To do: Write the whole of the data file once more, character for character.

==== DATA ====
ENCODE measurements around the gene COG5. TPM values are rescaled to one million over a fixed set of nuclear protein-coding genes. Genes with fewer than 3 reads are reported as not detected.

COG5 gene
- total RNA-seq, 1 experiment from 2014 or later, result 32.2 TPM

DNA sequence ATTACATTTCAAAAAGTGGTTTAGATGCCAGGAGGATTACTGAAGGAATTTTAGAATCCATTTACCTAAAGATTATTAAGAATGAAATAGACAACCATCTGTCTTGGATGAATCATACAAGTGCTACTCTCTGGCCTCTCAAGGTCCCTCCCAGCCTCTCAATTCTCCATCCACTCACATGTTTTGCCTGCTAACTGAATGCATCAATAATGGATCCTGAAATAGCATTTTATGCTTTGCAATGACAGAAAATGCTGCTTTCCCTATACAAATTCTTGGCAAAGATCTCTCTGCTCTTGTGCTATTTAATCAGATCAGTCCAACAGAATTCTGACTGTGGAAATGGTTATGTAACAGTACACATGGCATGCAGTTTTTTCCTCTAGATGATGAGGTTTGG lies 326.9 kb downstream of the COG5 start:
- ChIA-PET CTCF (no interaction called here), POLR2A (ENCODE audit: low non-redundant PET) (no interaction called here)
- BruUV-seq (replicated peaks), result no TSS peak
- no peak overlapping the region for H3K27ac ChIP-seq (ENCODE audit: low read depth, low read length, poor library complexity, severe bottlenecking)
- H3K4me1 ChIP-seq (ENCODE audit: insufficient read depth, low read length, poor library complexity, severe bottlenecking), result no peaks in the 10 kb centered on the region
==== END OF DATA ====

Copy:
ENCODE measurements around the gene COG5. TPM values are rescaled to one million over a fixed set of nuclear protein-coding genes. Genes with fewer than 3 reads are reported as not detected.

COG5 gene
- total RNA-seq, 1 experiment from 2014 or later, result 32.2 TPM

DNA sequence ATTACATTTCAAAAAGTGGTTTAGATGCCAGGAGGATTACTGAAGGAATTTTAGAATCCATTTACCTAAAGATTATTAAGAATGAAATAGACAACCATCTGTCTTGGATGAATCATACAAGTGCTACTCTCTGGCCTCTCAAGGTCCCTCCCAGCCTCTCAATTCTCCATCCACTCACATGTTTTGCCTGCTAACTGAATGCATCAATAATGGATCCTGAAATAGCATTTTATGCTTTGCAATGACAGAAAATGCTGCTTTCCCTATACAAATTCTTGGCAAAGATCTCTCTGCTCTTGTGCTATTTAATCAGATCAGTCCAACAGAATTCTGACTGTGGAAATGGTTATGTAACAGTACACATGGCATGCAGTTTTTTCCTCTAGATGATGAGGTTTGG lies 326.9 kb downstream of the COG5 start:
- ChIA-PET CTCF (no interaction called here), POLR2A (ENCODE audit: low non-redundant PET) (no interaction called here)
- BruUV-seq (replicated peaks), result no TSS peak
- no peak overlapping the region for H3K27ac ChIP-seq (ENCODE audit: low read depth, low read length, poor library complexity, severe bottlenecking)
- H3K4me1 ChIP-seq (ENCODE audit: insufficient read depth, low read length, poor library complexity, severe bottlenecking), result no peaks in the 10 kb centered on the region